Character generation can be done in a number of ways. One of them involves the tables listed in Mythras Core - including the Background Events and Family tables - but there is another method.
Originally created for Traveller, Lifepaths - which were focused on careers in that 2D sfrpg - can be useful methods to allow a character to develop a little history to them, beyond the Background Event table (a modern version was published last week in this blog).
Each Lifepath should be unique for each character. They indicate the path the character's life took from around age 14 or some arbitrary age. 14 is the default, because it includes the last four years of one's formative memories - their strongest, most life-changing ones.
The years during which your character lost their childhood, and became the adult they are in play.
You'll only need a d6 or a d10 for these tables.
Roll on the Family tables in Mythras Core to establish your character's family as they were at age 14. If you don't fancy that, consider just creating your own family from scratch, or deciding that your kid had been in the system for some reason (and you get to pick that reason, whether it involved your character losing your parents, or the State intervening to pull you away from an otherwise chaotic life).
The First Four Years
These are times for childhood sweethearts, or childhood enemies. If your character went to school, these are times of facing down the schoolyard bully, of boring lessons, or of skipping school altogether and spending your days kicking around the back alleys or back country, losing yourself to the streets or the land.
Here's where you can choose your Passions, as described in Mythras Core.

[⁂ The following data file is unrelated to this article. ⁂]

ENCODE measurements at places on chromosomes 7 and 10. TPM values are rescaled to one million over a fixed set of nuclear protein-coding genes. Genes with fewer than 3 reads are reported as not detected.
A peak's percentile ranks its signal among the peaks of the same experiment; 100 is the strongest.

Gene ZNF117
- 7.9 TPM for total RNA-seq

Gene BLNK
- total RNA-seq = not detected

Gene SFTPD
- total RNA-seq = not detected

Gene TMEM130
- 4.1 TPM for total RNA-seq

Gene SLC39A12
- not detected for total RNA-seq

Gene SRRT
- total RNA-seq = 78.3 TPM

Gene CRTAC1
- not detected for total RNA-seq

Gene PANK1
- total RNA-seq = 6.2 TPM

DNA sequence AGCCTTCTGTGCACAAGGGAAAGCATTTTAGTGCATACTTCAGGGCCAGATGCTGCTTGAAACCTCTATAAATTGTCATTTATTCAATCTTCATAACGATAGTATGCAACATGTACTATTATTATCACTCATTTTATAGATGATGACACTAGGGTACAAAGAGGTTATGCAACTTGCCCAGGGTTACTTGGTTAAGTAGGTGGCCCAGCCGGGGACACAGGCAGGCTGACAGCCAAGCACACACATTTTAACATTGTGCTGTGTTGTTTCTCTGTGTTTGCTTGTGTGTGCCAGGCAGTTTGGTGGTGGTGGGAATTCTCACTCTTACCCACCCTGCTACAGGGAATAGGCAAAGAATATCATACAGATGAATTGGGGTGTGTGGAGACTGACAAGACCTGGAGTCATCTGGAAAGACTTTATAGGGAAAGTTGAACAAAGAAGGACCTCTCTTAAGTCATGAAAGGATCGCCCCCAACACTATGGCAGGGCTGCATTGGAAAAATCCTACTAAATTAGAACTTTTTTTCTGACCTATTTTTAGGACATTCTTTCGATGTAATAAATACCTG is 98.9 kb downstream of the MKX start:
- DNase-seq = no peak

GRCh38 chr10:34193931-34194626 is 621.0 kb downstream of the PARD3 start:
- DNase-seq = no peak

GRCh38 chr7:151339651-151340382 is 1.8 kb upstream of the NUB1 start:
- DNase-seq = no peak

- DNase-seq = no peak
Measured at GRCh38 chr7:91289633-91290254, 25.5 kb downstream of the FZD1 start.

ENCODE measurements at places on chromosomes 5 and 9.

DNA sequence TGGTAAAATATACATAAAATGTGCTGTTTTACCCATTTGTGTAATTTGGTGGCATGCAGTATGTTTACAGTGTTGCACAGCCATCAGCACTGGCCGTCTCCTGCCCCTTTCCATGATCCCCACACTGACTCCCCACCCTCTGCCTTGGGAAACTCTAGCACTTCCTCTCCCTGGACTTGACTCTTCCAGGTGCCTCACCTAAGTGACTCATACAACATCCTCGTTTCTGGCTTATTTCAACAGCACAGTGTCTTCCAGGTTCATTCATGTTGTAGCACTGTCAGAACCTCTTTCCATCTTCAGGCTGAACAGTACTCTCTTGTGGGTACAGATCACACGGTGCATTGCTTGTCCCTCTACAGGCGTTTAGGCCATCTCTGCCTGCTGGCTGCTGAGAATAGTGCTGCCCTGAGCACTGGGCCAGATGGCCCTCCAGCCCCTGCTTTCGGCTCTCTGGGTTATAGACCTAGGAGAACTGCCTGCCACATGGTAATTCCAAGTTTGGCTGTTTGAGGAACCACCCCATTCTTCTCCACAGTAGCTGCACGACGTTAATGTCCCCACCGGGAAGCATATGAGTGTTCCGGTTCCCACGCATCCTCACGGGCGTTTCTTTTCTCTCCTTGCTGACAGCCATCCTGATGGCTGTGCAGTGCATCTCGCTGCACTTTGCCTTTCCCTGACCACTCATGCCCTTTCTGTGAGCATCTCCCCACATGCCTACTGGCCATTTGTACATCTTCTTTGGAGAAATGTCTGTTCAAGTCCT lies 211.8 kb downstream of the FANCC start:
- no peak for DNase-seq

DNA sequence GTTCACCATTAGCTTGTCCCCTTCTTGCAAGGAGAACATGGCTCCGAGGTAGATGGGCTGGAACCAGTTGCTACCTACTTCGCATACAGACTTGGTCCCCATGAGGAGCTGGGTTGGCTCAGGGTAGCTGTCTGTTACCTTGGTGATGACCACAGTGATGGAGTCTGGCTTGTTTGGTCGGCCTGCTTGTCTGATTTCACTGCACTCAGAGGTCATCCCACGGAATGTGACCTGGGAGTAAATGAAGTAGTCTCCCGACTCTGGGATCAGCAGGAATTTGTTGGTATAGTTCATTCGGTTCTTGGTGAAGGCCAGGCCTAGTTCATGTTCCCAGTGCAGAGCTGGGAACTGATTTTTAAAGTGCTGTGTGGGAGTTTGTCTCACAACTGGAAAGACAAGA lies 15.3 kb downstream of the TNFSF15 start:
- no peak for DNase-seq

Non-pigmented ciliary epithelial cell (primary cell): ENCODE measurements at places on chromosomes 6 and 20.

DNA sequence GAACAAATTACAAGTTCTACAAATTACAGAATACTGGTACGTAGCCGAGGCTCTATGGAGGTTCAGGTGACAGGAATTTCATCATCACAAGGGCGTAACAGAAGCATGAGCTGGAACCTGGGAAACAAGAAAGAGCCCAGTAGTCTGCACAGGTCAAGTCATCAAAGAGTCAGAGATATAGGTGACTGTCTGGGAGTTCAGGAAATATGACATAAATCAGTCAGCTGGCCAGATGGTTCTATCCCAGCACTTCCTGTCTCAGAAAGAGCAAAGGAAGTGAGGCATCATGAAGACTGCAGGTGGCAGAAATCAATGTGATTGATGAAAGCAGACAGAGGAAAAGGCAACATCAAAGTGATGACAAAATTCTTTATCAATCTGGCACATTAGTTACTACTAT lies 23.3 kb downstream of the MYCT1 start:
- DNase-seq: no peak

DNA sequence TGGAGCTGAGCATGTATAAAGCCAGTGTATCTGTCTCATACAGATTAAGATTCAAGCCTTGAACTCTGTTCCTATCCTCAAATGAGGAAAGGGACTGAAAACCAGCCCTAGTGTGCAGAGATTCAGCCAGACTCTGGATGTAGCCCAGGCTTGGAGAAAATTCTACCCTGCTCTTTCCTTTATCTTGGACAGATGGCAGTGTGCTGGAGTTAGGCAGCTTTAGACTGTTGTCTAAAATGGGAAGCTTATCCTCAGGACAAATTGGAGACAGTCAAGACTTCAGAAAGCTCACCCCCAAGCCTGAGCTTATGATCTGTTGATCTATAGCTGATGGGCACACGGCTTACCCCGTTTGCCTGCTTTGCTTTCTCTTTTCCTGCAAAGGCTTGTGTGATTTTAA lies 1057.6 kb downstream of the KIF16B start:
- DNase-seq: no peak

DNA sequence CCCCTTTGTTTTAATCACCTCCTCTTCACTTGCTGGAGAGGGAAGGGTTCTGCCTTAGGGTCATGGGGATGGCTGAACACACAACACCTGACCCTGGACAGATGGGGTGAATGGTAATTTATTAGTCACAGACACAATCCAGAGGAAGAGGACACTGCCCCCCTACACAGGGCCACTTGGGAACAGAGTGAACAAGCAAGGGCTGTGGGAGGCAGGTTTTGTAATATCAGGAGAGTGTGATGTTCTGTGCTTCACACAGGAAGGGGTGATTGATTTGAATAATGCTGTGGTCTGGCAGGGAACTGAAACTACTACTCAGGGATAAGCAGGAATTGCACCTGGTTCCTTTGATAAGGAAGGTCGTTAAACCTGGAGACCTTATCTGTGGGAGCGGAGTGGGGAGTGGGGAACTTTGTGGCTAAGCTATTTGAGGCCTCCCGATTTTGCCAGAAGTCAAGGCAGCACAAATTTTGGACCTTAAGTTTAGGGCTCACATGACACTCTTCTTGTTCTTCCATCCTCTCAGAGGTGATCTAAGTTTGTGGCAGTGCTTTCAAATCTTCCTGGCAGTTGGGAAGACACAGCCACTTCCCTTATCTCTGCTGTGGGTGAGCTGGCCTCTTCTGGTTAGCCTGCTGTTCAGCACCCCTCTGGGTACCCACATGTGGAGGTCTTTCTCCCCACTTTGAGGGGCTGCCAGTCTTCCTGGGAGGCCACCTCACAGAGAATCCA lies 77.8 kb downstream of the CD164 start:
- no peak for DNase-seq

Culture and Career
At this stage, you can choose your character's Culture and Career, as described in Mythras Core.
Once a year from age 14, roll on the table below to see what happens each year till the time your character enters play.
Starting cash is just that - the amount of money your character can call upon, in the form of an independent income, once they enter play. This cash is a liquid asset. Property, vehicles, and material goods such as weaponry, jewellery and so on, do not count - this is income the character does not have to convert from some other source, e.g. selling off heirlooms.
This cash can represent a steady income from a job which requires minimal attendance, a trust fund, interest from a lottery win, or ill-gotten gains from some low-maintenance scheme which just runs itself such as blue chip investments in the stock market.
Roll 1d10 twice, once for the Cash Tabls column and once on the Level of Wealth column. If you rolled "enough to live on for 1d6+6 weeks," you'd have a bit less cash on hand if you were Middle Working Class, than if you'd rolled "enough to live on for 1d6+6 weeks" and you'd rolled "Upper Class, Bottom Rung."
As Games Master, you are encouraged to get the players to develop new Allies and Contacts during play, and to make sure they roll on the Cash and Level of Wealth table.
Don't forget to ask them to complete the final step - to describe their characters' name and general appearance. Round it off by letting the players describe what they'd expect to find in the character's pockets, and with that you are good to go.
Starting Play in Modern Mythras requires an Inciting Incident. Next week, we'll go through the Three Act Structure which informs play from the small scale (adventures) to the grand scale (campaigns).
Edited by Alex Greene
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